Schimmelmann redux - There has been some debate and discussion as to whether redshirt sophomore Kevin Schimmelmann might get a crack at the open free safety position, or if he might stick at strong safety.  The argument in favor of that move would be the inexperience at the FS position manned by two seniors last fall, relative to the very solid play of redshirt sophomore Oshiomogho Atogwe at SS.  Atogwe was universally hailed as the most consistent player on the defense last season, if not the entire roster.  The coaches seem to be in favor of giving Schimmelmann an early look at free safety, rather than stacking him behind Atogwe.  So look for a three-headed competition to start the spring with Schimmelmann competing against Timi Wusu and Trevor Hooper.  Teevens describes the balancing act of his defensive backfield, where he has not been blessed with veteran players or depth, as a "kind of a swirl."  Also consider that a new position coach is in that mix.

Track balancing act - Teevens acknowledges that there is a balance between the need to keep his football players playing football, alongside their track commitments.  He is mindful of the fact that they are at Stanford on football scholarships and how much work must be done in a limited timespan this spring, hopeful that they will be present "for the bulk of practices."  Furthermore, he notes that the 4x100m team has already qualified for the NCAA championships and that the greatest thrust of track season will come after spring football.  But look for some of Stanford's two-sport athletes to miss some time this spring on the football field.  That includes wide receivers (redshirt sophomore Nick Sebes and redshirt freshman Gerren Crochet) and defensive backs (redshirt freshman Timi Wusu and true freshman T.J. Rushing).  All four players are gunning for starting positions this spring - no mere role players.  "They all understand the opportunities in front of them," says Teevens.  "And we don't want to compromise either sport."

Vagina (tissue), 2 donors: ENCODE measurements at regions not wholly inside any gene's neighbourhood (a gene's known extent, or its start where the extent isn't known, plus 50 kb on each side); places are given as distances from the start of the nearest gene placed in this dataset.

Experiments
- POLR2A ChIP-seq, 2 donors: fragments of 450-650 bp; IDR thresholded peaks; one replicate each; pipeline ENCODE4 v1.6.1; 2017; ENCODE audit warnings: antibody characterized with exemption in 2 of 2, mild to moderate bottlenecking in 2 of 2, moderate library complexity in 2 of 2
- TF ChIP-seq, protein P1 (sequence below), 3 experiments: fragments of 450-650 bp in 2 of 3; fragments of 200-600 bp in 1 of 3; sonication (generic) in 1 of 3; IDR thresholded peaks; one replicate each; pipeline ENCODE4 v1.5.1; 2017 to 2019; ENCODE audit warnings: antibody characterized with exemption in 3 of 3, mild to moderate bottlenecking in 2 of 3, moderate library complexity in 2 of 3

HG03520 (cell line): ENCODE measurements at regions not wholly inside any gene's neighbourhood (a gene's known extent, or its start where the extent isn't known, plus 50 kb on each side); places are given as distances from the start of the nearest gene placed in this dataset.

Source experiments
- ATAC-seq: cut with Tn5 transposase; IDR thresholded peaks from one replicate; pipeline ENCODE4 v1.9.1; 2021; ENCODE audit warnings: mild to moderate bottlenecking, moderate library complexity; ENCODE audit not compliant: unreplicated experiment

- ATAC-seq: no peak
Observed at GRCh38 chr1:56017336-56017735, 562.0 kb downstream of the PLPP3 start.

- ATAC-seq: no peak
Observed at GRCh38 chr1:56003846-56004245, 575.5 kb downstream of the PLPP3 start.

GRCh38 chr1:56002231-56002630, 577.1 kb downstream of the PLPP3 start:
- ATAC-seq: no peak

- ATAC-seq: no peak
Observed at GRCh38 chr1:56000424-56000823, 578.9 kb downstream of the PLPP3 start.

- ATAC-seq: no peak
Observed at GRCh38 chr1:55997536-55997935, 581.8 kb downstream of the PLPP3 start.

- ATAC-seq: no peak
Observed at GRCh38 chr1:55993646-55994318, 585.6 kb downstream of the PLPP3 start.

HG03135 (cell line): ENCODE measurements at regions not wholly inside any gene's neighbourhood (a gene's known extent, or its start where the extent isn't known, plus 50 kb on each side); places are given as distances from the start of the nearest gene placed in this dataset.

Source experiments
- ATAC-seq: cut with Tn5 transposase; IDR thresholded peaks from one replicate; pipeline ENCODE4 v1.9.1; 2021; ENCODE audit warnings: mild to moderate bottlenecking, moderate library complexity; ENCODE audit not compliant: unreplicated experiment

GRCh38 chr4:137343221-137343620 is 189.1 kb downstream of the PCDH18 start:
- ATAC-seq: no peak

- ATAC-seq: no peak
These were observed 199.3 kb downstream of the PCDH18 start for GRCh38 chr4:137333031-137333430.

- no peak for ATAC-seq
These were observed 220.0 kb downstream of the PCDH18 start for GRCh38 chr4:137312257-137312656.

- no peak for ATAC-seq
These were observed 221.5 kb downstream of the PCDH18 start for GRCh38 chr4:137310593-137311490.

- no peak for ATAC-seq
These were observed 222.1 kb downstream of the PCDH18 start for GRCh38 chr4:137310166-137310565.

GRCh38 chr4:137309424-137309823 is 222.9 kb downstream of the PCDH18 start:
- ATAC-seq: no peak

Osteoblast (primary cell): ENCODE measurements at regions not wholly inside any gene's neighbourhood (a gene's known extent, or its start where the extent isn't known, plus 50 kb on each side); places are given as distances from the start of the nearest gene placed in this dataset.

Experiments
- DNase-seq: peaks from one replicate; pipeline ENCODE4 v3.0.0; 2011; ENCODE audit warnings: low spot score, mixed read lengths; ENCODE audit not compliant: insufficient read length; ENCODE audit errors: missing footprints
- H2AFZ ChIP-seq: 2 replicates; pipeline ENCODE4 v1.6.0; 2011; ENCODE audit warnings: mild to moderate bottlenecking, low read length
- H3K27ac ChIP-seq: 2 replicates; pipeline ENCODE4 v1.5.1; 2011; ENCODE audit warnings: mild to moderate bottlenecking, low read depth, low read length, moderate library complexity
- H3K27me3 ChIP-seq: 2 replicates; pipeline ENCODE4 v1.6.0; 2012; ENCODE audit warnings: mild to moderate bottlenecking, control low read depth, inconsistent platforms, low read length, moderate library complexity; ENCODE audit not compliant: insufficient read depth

Offense in focus - Nothing new or mindblowing has been revealed about the offense.  Still the same rhetoric about improving quarterback play, earnestly trying to run the ball, and utilizing Stanford's standout tight ends.  Teevens does note, though, that he wants plays where they can "get the ball out of the quarterback's hands quickly."  That is as much a reflection of the youth and concerns on the offensive line as it is any reflection of an offensive philosophy.  Teevens says that the new playbook is 100% complete today, as well as the philosophy for how the plays will be used.

The utility of spring - Spring football may seem like an excuse for coaches to push and prod their players, but Teevens genuinely sees the serious importance for this edition of Stanford spring ball.  "In a case like this, where we have so many young guys, they need to get adjusted to game speed," he elaborates.  "It's not so much a time to prepare for opponents, but instead a time for individuals to prepare themselves."

Player watch list - Just as eagerly as we await the various "watch lists" that come out before the season, highlighting the players at various positions around the country who are poised for star-filled seasons, you cannot avoid the question of who is poised for a breakout spring.  Teevens is very difficult to pin down on such questions; he instead prefers to survey a host of players who he thinks has burgeoning ability.  But he does offer up Michael Craven as one to watch this spring.  "Craven was in and out last year, but one of the guys who made the greatest progress in the off-season," Teevens allows.  Another measuring stick could be the Spring Foo